Wednesday, April 15, 2009
R. I. P. Phyllis
Yesterday was a "town" day. Every Tuesday and Thursday my husband and I make the very long commute into town to go to work. We're gone for a solid twelve hours, and at first we were nervous about it, since we're so far away and if anything were to happen here we either wouldn't know or couldn't do anything about it. Over time, however, we relaxed. We've been through many Tuesdays and Thursdays and always come home to find things pretty much as we left them. At least, until yesterday. We have a goat that's not really getting along with our new dog, and a whole mess of new chicks in brooders in the house, so I was anxious all day about being gone from the house for so long. Ironically, when we finally did get home, the problems we faced were not the ones I expected.
We pulled through the gate and saw Caspian in the goat yard as always, and things appeared at first to be normal. As we approached the house, however, that quickly changed. First we discovered piles of chicken feathers everywhere. Next we noticed that our rooster, Elvis, now had ZERO tail feathers left and a big bald spot on his rear. It was only after this that we noticed Sophie, our very short and extremely fat dog standing on the FRONT PORCH with her hackles up, barking like mad. We both said the same thing as we stared at the scene in disbelief: "What on Earth happened here today?"
The evidence: all those gorgeous tail feathers...gone.
Once we were out of the car, it got worse. A dead chicken near the front door. Another around back. A quick headcount revealed that one was still missing. We saw that part of the fence around our dogs' yard had come loose, leaving a gaping hole big enough for any size dog to walk right through. The dead chickens showed all the signs of a dog attack. The missing girl was later located down near the barn, also dead, I know what you're thinking, but I can assure you there is NO way this was Sophie's work. She can't possibly run long enough or fast enough to catch a chicken, much less three chickens, AND take a piece out the rooster. It seems she just took advantage of the opening in the fence and once she was out, couldn't figure out how to get back in, so she did what she always does in that situation and waited on the porch (although I can't explain the barking).
As much as it pains me to say it, all the signs indicate that the culprits were most likely our two boy dogs. It certainly seems like something they would do, but we didn't actually catch them in the act, and some of the details just don't quite add up. For starters, when we arrived, they were both inside the house. The incident appeared to have happened quite recently, and we find it a bit hard to believe that they'd go out, kill a couple of chickens and go back in. It seems far more likely, given their history, that they'd have taken off across the pasture toward the neighbor's house to see what they could see. Also, they're both completely unscathed. Now, they are pretty tough, but I know that rooster would have fought them hard, and neither of them has a single scratch. We also found no trace of feathers, parts or carcasses in their yard or in the house, and they have a tendency to bring their spoils inside, so that seemed unusual also. Don't get me wrong, they're still our number one suspects, and they lack a solid alibi, but we simply don't have enough evidence to solidly pin this on them. In any case, we arrived far too late after it happened to effectively punish them for it, even if we were sure.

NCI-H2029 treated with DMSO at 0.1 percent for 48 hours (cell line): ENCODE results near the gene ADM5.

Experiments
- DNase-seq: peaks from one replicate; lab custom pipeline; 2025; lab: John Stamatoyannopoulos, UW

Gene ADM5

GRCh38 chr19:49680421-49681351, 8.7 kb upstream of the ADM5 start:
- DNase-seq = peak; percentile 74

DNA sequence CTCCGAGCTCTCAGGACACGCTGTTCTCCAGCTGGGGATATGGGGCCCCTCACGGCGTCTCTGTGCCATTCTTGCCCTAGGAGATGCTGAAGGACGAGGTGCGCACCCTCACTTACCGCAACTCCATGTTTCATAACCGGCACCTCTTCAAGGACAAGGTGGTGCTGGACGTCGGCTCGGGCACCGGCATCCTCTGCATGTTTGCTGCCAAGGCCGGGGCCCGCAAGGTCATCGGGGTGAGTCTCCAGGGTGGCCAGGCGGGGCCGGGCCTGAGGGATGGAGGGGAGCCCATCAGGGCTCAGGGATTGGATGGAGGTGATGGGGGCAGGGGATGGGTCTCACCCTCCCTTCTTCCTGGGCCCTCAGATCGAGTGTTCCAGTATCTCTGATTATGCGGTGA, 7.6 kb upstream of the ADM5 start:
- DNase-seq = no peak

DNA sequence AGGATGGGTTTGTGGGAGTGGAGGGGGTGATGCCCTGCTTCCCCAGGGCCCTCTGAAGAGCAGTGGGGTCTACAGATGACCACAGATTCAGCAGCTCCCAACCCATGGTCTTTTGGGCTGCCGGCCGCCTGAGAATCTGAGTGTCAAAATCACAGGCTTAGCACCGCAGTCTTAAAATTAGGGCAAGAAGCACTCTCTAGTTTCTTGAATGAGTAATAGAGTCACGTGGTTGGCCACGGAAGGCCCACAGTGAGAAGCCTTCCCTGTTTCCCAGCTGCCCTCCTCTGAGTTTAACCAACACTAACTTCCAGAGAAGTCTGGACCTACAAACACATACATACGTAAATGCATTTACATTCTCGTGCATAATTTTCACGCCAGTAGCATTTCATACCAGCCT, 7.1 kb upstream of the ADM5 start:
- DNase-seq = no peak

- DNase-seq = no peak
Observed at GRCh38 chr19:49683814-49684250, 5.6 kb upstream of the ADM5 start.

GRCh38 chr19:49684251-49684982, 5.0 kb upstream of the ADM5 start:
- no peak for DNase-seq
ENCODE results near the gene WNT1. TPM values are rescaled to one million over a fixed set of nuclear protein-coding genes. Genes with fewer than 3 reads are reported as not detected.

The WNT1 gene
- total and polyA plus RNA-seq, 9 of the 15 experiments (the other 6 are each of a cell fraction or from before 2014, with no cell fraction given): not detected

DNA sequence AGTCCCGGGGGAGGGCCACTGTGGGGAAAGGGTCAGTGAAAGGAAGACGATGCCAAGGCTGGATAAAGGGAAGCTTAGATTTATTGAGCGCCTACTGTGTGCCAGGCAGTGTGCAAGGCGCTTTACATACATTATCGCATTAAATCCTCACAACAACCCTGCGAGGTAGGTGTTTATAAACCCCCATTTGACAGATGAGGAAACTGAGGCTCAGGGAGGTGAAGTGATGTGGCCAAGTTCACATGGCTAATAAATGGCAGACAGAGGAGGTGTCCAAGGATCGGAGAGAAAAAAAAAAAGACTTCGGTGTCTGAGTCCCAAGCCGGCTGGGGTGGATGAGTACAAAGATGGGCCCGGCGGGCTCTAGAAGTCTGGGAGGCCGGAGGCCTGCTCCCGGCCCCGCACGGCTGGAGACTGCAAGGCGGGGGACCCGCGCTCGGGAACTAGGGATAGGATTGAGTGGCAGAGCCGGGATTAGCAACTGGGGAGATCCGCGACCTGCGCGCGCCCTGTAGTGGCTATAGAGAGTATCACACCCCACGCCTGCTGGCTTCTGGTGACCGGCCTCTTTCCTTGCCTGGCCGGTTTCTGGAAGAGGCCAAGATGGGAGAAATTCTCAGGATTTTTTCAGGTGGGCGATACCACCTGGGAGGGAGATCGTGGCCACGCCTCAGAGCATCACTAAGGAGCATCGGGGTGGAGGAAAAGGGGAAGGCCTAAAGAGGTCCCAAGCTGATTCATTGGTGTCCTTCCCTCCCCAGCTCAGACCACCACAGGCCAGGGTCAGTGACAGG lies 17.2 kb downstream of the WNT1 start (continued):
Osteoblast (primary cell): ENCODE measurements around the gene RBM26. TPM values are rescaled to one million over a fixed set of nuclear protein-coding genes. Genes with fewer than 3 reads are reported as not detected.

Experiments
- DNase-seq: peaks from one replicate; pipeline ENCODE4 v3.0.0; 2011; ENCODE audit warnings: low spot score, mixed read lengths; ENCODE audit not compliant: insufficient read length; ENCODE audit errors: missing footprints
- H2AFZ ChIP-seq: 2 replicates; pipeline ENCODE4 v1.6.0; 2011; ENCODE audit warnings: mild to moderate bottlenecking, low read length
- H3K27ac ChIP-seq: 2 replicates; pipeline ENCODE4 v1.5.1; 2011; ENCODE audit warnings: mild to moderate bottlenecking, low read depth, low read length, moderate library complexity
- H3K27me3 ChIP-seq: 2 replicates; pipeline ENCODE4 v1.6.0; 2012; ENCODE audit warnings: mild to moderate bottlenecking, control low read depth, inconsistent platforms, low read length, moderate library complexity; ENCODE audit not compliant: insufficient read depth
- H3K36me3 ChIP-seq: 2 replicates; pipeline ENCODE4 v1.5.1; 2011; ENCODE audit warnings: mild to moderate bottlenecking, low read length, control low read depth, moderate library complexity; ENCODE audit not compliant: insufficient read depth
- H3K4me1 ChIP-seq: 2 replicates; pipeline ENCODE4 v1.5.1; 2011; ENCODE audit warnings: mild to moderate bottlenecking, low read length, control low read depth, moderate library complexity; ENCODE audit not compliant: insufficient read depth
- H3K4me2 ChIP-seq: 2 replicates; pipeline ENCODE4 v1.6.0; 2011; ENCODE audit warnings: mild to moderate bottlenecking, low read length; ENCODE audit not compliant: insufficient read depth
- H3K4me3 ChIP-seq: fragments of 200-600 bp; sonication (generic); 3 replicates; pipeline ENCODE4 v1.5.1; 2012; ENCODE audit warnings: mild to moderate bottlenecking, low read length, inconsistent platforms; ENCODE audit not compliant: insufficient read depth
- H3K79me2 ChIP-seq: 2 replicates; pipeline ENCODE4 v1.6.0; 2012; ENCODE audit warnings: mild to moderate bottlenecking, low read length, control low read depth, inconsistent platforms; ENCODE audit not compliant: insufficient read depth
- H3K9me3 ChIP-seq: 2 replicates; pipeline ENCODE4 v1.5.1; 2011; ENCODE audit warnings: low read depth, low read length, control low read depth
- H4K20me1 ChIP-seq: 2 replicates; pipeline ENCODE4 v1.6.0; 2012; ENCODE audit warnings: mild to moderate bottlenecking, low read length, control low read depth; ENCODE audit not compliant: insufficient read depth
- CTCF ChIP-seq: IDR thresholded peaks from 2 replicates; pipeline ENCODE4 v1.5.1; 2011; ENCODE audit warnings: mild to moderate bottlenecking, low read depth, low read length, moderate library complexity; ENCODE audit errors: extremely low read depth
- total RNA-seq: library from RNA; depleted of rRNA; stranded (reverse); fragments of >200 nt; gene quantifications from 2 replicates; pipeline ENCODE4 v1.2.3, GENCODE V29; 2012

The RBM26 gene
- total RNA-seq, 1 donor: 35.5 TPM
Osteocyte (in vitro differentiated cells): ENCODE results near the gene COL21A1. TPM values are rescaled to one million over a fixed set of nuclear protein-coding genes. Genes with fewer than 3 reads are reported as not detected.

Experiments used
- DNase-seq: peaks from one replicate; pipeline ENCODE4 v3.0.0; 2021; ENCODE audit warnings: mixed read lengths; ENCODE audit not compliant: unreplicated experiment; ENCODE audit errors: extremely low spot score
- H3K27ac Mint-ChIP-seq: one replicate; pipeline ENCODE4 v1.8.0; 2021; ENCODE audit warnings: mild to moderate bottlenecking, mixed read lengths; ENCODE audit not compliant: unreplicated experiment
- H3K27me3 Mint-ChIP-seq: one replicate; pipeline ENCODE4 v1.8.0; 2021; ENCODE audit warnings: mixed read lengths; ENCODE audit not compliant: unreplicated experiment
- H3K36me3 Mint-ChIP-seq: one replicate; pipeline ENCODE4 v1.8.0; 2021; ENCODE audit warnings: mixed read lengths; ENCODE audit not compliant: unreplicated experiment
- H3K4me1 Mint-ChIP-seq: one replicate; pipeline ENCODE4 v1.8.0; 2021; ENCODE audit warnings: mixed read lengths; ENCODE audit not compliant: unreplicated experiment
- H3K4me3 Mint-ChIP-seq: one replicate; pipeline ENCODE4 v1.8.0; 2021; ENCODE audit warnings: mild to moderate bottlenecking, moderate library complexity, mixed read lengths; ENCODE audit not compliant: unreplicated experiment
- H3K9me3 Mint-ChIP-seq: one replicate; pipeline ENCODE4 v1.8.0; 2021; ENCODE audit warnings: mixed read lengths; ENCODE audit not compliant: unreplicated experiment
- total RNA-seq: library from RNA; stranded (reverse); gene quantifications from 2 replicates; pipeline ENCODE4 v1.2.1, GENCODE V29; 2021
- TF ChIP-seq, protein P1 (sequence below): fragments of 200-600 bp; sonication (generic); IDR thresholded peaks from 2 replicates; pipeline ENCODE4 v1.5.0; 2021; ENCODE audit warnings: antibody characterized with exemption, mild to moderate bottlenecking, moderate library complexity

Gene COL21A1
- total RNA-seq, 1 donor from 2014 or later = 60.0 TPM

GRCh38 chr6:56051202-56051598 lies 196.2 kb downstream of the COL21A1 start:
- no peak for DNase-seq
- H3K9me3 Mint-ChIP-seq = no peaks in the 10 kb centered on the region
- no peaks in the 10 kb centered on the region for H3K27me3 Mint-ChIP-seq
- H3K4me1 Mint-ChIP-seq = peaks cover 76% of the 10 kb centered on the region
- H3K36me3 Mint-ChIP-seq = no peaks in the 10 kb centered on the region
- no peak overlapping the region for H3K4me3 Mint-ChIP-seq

We found all three ducks down at the pond. Apparently mama duck had no choice but to abandon her babies and flee. Miraculously all the babies are fine, even though they were alone in the midst of the fray. We checked everyone in the goat barn too, fearing the worst, but they were all fine. Caspian let us know that he did his best, but wasn't able to stop the carnage from behind his fence. We understood. Frankly we were thankful that our dogs didn't cross paths with HIM. The outcome really could have been far worse if that had happened. We cleaned up the wreckage, the remaining hens and one very pathetic rooster all hobbled to bed, and we came inside, forgetting that we had been hungry, and consoled ourselves with some drinks.
We knew this would happen. We did. It was only a question of when. I'm afraid that doesn't make it easier to swallow, though. The fact that it was likely caused by our own dogs makes it an especially bitter pill. A few interesting things did arise from this incident, though. I made a bit of self discovery, for one. When it seemed as though the bodies were fresh, I suggested that perhaps we ought to pluck and dress them. I figured, why waste them? Why toss good meat out into the field for the vultures? We decided against it, though, since we really didn't know how long they'd been there, and it was a bit late to start such an undertaking. We also came to the rather comforting conclusion that if it really WAS our dogs that did this, at least they had the good sense to put themselves back in the house when they were done. Coming home to dead livestock is bad. Coming home to dead livestock and missing pets would have been far, far worse.
So I'm thinking it's a good thing that I have thirty-five new chicks in the pipeline.